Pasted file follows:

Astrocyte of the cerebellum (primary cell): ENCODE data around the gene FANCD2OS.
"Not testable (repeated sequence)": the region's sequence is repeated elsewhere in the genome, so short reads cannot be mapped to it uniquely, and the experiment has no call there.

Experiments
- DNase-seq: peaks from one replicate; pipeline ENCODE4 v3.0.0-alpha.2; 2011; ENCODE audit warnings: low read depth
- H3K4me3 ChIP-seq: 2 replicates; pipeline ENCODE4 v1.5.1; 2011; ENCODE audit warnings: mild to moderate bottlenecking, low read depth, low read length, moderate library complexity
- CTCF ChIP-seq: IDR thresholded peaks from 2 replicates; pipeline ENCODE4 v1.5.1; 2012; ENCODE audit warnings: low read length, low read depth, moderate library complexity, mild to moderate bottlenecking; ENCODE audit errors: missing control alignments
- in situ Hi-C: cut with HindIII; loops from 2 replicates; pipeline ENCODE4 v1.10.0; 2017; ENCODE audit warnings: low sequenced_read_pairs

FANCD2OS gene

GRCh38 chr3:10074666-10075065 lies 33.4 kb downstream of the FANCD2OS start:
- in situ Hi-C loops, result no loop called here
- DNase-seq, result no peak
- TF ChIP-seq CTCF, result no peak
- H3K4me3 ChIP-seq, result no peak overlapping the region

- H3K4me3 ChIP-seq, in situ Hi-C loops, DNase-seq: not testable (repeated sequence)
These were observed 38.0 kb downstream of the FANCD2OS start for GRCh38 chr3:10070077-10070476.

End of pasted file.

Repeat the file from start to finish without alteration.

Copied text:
Astrocyte of the cerebellum (primary cell): ENCODE data around the gene FANCD2OS.
"Not testable (repeated sequence)": the region's sequence is repeated elsewhere in the genome, so short reads cannot be mapped to it uniquely, and the experiment has no call there.

Experiments
- DNase-seq: peaks from one replicate; pipeline ENCODE4 v3.0.0-alpha.2; 2011; ENCODE audit warnings: low read depth
- H3K4me3 ChIP-seq: 2 replicates; pipeline ENCODE4 v1.5.1; 2011; ENCODE audit warnings: mild to moderate bottlenecking, low read depth, low read length, moderate library complexity
- CTCF ChIP-seq: IDR thresholded peaks from 2 replicates; pipeline ENCODE4 v1.5.1; 2012; ENCODE audit warnings: low read length, low read depth, moderate library complexity, mild to moderate bottlenecking; ENCODE audit errors: missing control alignments
- in situ Hi-C: cut with HindIII; loops from 2 replicates; pipeline ENCODE4 v1.10.0; 2017; ENCODE audit warnings: low sequenced_read_pairs

FANCD2OS gene

GRCh38 chr3:10074666-10075065 lies 33.4 kb downstream of the FANCD2OS start:
- in situ Hi-C loops, result no loop called here
- DNase-seq, result no peak
- TF ChIP-seq CTCF, result no peak
- H3K4me3 ChIP-seq, result no peak overlapping the region

- H3K4me3 ChIP-seq, in situ Hi-C loops, DNase-seq: not testable (repeated sequence)
These were observed 38.0 kb downstream of the FANCD2OS start for GRCh38 chr3:10070077-10070476.